I realize that today is Thursday, and is supposed to be Flash Fiction day, but… I have to tell you a few truths, instead.
I’ve said before that I have the best friends on the planet.
I know this is even more true now, than ever – for many reasons.
My very dear friend, Sparrow, is dealing with her own flooding issues right now, due to her house being close to the flooded area of town. And yet, between worrying about not only losing her possessions, trying to move everything to higher ground, and still keep her boys safe, she has repeatedly told me that if I need anything, I am to call her. I’ve said the same to her, of course, and I’ve offered her space in my house if she and the boys do have to relocate. After all, my house is on the top of the hill, not sitting only feet from the flood zone like her house. Crazy lady, she’s worrying about me? Yeah, she’s just that good a friend.
Another wonderful friend is living in another city, south of here – Bismarck, where the muddy Missouri River has decided to rampage as well. Even with her flooding concerns, she too has offered to come to Minot to help, in whatever way she can. I told her to stay home and stay dry. Their river hasn’t crested yet, and it keeps creeping ever closer to her home. I wish there were something I could do for her. Other than offering my shoulder to cry on, and a couch to sleep on if she needs it, there’s little I can do to help at this point. But the offer is there, regardless.
Sparrow, Mark & Me
My friend, Mark, over at The Idiot Speaketh, has decided to ride a marathon on his stationary bike, asking for people to pledge so much per mile to the minotredcross.org. The last time he rode a marathon? He rode a little over 160 miles in one day on his stationary bike. And no matter whether he rides 5 miles, or 150 miles… he’s a hero in my book. He’s a relatively new member to my “chosen family”, in that I met him about a year ago through the blogging world. But, he quickly became a dear friend, and I’m honored to call him my BigBloggingBro.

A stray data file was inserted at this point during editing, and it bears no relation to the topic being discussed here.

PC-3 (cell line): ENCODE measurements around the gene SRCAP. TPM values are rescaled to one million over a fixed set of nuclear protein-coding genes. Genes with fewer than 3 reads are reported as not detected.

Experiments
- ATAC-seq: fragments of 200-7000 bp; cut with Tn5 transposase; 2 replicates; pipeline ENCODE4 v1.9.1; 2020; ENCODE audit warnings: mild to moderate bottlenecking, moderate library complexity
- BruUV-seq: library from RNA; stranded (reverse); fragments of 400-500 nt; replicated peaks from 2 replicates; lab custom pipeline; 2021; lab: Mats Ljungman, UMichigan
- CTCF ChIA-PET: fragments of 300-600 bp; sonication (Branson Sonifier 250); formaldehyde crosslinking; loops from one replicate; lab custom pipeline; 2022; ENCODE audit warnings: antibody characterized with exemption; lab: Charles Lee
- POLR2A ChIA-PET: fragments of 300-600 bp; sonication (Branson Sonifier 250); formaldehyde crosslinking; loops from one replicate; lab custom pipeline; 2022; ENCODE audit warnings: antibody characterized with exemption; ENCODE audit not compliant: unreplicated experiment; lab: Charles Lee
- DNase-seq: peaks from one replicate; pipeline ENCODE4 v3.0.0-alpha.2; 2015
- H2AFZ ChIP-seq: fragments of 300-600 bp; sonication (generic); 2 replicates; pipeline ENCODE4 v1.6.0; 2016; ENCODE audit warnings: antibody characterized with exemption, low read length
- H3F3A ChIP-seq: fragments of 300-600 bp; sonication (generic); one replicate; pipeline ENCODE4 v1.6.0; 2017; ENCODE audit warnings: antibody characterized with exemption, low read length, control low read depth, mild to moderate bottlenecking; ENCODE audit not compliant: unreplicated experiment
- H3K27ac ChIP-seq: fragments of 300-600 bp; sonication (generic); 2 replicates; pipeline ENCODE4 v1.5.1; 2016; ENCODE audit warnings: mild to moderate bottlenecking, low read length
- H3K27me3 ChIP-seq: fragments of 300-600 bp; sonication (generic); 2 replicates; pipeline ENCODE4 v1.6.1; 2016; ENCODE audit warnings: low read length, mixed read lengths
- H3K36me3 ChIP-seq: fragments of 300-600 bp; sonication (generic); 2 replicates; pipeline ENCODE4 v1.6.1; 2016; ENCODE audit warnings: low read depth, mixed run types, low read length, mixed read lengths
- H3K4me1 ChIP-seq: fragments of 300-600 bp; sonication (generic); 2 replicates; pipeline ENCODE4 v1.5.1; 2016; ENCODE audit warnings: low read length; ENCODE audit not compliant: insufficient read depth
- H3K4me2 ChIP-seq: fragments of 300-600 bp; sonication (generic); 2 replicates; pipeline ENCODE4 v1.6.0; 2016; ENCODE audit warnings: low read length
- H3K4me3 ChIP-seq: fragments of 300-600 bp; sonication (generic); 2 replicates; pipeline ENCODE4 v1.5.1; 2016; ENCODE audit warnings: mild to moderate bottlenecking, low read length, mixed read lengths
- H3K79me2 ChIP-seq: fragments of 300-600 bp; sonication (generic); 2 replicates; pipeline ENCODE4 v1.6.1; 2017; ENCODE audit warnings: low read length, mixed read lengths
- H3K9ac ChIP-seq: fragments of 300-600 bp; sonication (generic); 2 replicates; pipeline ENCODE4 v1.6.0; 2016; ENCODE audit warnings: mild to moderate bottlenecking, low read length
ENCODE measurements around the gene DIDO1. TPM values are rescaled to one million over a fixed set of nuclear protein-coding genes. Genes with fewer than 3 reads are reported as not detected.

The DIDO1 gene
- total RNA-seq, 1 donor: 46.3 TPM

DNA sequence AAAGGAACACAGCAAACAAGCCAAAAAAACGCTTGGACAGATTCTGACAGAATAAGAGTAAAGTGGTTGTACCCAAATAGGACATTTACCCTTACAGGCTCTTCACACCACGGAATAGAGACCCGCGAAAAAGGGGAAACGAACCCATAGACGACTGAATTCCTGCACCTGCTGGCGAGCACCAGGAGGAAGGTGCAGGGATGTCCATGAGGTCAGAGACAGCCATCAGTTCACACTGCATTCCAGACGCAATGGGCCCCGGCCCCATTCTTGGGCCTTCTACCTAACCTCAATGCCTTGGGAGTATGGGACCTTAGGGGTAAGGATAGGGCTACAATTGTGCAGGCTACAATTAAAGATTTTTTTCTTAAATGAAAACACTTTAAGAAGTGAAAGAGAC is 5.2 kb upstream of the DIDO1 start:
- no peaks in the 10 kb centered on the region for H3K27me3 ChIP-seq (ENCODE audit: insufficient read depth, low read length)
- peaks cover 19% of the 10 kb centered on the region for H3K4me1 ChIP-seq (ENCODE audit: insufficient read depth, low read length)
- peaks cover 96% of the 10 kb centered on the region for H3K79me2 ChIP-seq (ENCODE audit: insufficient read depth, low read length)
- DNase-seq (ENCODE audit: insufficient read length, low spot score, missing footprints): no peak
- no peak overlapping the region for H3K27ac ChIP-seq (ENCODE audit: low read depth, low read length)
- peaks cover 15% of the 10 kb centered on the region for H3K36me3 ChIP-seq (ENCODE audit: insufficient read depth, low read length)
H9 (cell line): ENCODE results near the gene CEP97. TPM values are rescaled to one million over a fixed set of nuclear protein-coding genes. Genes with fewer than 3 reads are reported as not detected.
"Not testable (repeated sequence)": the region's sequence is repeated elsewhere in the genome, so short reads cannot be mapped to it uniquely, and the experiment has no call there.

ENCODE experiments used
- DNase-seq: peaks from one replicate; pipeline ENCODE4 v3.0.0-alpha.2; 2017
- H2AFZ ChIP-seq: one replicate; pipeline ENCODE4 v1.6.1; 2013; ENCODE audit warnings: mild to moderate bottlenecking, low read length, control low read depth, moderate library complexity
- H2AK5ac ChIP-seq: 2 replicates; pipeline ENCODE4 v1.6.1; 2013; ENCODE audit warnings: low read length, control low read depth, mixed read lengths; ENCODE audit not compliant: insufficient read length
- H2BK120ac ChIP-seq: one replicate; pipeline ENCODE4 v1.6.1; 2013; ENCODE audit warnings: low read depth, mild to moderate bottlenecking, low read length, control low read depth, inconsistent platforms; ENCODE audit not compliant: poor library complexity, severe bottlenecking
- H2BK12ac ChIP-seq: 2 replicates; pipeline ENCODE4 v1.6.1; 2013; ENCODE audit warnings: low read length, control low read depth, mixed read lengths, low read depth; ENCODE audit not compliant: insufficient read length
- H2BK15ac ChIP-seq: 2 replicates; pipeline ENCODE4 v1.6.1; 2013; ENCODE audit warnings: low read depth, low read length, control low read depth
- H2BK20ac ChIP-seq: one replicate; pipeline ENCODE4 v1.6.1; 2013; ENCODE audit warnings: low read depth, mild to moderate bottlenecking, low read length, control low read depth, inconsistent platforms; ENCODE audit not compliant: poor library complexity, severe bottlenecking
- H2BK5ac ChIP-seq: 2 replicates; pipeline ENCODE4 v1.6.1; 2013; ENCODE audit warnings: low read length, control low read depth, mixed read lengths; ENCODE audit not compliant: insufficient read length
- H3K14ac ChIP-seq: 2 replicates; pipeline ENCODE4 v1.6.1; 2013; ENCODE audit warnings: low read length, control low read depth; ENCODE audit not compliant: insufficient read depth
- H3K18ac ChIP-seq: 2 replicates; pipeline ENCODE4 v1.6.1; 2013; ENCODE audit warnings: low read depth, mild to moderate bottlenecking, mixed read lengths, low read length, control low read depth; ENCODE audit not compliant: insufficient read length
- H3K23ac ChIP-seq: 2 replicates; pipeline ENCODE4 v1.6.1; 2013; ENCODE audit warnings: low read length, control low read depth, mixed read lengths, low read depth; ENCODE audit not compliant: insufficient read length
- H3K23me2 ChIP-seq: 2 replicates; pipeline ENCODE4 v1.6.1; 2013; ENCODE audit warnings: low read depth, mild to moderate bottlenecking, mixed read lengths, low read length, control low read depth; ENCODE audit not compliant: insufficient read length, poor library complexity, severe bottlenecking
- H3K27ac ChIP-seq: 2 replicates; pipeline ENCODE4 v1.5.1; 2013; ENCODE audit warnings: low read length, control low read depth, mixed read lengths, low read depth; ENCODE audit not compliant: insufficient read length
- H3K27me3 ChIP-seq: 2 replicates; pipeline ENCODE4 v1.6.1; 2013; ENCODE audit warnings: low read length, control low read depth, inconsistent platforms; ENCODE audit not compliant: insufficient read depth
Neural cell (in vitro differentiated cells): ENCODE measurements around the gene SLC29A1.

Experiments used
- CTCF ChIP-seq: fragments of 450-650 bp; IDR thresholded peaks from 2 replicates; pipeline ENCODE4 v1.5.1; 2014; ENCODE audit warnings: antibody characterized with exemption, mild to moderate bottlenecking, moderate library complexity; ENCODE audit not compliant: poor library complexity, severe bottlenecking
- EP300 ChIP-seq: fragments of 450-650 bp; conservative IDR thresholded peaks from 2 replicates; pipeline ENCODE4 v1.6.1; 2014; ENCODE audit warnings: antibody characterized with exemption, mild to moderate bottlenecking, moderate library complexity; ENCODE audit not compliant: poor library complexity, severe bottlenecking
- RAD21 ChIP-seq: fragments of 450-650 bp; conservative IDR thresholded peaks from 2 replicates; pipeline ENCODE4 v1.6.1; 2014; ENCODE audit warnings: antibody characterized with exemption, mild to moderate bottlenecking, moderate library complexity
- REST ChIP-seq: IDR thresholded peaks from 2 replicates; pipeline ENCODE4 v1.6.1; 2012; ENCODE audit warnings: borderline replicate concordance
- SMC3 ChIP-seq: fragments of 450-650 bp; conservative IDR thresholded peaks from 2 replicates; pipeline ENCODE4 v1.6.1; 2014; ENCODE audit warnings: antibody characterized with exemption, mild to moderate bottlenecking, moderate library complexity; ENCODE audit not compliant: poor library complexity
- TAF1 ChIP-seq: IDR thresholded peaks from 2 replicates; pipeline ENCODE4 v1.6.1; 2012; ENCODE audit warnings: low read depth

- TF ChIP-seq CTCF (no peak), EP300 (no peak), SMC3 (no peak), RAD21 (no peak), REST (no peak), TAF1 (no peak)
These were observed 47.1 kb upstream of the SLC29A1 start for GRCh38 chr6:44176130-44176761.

Mark has asked that all donations be sent directly to the Minot Red Cross. He will not see a penny, and doesn’t want to. He has not asked for anything at all in return for his time. All he asks is that if you have something to give, to help, that you do it.
Another dear friend, another “chosen family” member, is my friend, Max.
I’ve known Max for more than half my life, approximately 23 years, and he’s always been someone that I knew I could count on, even if he spent most of those years hopping all over the globe. He’s been to almost every country on the planet, working for geological survey companies, as well as just being “Captain Max”. I’ve lived vicariously through him for years, following his escapades on facebook, as well as the occasional jog that he makes through town every couple of years, checking in with family and friends. He’s just one of those guys that… when he shows up, you know you’re going to have fun, and – it’ll be as though he never left in the first place.
Today? He’s running a new business out of another city not too far from here, and he started out with his partners, hauling water to the oil rigs in the area. But, as soon as he heard about the catastrophe in Minot and the surrounding areas, he decided he had to do more.
For days now, he’s been giving away free, clean, treated water donated by another city to those in need in my city. He came up with the idea because he had a large water tank, and Minot needed clean, drinkable water. He approached the city of Stanley, North Dakota, with the idea that he could get some treated water from there, and haul it to us. When they found out that he was giving it away, they told him that he could come back and get more whenever it was needed by our city. So far, he’s brought 1,600 gallons to Minot, and has only been able to give out about 600 gallons.